Serial No. 112-129: FISA Amendments Act of 2008, Hearing Before the Subcommittee on Crime, Terrorism, and Homeland Security of the Committee on the Judiciary House of Representatives, One Hundred Twelfth Congress, Second Session, May 31, 2012 [open pdf - 824KB]
From the opening statement of F. James Sensenbrenner: "Today's hearing examines the FISA Amendments Act of 2008, which is set to expire at the end of the year. The Foreign Intelligence Surveillance Act, or FISA, was enacted in 1978 to provide procedures for the domestic collection of foreign intelligence. In the 40 years since FISA's enactment, communication technologies have changed dramatically and revolutionalized the transmission of international communication. The shift from wireless satellite communications to fiber-optic wire communications alter the manner in which foreign communications are transmitted. The use of wire technology inside the United States to transit a phone call that takes place overseas have the unintended consequence of requiring the government to obtain an individualized FISA Court order to monitor foreign communications by non-U.S. persons. In 2008, Congress passed and the President signed the bipartisan FISA amendments to update our foreign intelligence laws. The Act permits the Attorney General and the Director of National Intelligence to target foreign persons reasonably believed to be located outside the U.S. to acquire foreign intelligence information. The Act requires prior Court approval of all government surveillance using these authorities, including Court approval of the government's targeting and minimization procedures. The FISA Amendments Act strengthens civil liberty." Statements, letters, and materials submitted for the record include those of the following: Robert C. 'Bobby' Scott, John Conyers, Jr., Kenneth L. Wainstein, Marc Rotenberg, and Jameel Jaffer.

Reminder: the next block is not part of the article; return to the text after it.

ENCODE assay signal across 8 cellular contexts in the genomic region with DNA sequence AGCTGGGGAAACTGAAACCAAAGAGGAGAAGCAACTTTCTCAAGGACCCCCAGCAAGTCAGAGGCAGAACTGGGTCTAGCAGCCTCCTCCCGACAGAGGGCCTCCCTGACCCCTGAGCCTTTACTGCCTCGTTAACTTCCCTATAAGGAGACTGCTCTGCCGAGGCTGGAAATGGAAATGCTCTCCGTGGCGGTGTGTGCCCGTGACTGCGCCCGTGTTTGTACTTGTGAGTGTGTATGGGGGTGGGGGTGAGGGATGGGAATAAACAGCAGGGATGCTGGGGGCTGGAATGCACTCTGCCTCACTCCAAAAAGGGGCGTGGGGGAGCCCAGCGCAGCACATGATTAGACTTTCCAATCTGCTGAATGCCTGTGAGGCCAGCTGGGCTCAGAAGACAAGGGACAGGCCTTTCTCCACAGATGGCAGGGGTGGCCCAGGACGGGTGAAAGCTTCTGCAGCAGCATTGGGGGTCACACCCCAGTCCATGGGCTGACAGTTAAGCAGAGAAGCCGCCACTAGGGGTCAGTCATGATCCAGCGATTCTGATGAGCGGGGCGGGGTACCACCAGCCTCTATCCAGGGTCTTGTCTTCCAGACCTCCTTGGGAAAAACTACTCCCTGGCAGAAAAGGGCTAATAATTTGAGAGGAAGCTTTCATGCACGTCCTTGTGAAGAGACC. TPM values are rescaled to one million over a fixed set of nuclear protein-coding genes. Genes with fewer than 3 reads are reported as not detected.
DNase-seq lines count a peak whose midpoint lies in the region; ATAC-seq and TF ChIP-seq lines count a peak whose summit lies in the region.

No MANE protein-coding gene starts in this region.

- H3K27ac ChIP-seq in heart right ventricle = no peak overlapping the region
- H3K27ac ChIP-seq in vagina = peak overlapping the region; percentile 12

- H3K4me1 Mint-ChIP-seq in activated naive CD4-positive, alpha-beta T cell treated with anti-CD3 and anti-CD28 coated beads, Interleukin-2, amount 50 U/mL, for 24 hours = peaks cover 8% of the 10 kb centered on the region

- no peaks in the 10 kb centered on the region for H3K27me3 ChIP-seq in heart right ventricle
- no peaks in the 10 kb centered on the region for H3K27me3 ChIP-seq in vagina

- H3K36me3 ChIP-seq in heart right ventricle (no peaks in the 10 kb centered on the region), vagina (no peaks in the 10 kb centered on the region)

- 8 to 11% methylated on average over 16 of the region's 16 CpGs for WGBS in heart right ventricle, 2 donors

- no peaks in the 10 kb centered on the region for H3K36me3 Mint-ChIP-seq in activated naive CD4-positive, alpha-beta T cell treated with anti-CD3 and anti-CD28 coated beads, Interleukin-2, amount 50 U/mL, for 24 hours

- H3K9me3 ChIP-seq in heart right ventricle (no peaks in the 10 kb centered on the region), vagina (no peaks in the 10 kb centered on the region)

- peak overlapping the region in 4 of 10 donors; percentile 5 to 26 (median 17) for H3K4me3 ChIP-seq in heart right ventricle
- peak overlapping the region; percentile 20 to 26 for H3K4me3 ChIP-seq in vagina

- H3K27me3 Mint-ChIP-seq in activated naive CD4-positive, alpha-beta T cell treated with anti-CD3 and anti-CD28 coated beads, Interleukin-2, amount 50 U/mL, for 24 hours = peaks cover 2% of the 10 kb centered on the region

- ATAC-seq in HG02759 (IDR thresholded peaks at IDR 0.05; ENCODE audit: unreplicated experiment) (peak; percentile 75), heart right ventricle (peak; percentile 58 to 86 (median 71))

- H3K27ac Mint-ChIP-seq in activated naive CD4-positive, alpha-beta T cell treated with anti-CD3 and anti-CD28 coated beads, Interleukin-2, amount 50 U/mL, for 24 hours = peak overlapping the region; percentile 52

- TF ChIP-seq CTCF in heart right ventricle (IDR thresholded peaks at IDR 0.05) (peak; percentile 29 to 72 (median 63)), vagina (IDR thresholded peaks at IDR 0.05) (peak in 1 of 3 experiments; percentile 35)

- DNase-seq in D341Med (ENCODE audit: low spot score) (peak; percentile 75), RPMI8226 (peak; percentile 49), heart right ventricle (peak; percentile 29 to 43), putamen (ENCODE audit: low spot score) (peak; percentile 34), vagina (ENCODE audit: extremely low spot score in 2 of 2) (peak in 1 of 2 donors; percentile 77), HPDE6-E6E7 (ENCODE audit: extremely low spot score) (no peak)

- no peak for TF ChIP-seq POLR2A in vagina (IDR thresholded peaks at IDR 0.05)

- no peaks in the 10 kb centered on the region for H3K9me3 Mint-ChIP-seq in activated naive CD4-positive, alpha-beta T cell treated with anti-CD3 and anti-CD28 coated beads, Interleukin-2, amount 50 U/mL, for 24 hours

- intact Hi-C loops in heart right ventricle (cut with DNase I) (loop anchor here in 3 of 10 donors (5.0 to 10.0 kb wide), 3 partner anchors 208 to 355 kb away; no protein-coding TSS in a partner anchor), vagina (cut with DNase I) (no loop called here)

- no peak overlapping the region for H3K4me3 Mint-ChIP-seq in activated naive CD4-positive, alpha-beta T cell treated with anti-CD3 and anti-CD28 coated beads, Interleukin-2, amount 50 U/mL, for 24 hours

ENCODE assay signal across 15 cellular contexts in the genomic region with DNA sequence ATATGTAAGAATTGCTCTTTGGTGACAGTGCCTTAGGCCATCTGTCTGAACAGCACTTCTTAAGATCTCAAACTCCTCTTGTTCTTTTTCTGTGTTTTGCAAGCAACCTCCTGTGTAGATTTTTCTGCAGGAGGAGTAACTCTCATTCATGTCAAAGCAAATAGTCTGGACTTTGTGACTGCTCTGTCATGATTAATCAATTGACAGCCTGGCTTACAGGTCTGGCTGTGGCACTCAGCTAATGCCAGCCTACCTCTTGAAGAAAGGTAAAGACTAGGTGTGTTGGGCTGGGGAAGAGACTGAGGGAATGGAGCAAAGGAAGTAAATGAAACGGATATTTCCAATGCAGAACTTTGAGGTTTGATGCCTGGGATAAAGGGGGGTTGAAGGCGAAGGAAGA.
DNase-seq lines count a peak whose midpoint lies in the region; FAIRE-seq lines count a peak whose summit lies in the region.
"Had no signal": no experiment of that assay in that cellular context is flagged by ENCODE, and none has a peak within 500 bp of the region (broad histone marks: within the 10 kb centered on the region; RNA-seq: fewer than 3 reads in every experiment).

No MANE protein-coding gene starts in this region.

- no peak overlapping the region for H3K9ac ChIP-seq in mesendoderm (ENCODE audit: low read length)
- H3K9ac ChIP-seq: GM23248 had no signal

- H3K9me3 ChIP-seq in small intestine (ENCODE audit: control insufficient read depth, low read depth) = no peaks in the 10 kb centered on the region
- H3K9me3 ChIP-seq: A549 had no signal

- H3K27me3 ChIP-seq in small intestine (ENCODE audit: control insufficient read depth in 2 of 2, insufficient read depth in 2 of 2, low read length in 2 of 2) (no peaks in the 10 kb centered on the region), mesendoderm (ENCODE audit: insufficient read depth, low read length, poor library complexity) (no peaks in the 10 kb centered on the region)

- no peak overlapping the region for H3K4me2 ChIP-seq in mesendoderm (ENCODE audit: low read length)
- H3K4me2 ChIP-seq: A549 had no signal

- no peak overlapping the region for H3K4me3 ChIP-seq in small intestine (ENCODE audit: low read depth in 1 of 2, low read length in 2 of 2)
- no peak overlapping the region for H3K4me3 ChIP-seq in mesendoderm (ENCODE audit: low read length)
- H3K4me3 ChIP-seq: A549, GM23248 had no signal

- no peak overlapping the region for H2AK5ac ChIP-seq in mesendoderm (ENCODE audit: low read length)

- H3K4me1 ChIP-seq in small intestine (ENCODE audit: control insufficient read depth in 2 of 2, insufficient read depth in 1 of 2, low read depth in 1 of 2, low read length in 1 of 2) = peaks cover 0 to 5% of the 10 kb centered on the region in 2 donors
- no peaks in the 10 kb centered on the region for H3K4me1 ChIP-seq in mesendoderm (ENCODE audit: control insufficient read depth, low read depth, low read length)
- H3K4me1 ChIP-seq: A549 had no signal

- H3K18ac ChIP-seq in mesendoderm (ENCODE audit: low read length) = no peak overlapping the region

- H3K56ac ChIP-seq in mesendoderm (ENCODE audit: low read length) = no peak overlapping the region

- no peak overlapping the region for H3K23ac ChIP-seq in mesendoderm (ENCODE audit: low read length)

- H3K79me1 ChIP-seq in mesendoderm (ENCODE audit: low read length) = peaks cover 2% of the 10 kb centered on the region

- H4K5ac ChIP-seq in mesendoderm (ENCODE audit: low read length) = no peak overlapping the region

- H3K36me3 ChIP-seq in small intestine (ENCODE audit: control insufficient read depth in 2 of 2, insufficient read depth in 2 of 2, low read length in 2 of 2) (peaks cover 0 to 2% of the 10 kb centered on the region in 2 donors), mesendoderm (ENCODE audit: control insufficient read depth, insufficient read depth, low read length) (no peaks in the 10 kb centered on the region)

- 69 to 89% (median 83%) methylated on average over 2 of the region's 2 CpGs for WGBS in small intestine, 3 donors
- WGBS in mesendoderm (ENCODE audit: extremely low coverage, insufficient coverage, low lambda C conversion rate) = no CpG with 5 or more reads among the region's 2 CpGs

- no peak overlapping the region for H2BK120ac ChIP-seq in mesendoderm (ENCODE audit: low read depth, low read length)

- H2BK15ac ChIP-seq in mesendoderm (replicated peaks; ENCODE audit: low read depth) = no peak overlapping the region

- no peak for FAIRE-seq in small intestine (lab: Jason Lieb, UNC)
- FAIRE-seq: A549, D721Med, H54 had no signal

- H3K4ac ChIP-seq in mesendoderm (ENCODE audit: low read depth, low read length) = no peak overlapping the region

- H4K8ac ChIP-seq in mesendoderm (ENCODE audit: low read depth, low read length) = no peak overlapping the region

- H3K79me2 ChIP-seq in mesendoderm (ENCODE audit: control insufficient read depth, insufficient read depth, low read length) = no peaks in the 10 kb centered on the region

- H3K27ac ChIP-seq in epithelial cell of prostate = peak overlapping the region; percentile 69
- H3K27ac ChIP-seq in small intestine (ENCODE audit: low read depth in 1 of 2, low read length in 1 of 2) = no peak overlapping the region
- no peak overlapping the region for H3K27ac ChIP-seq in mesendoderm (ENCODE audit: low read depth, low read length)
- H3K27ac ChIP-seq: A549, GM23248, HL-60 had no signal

Serial No. 112-129
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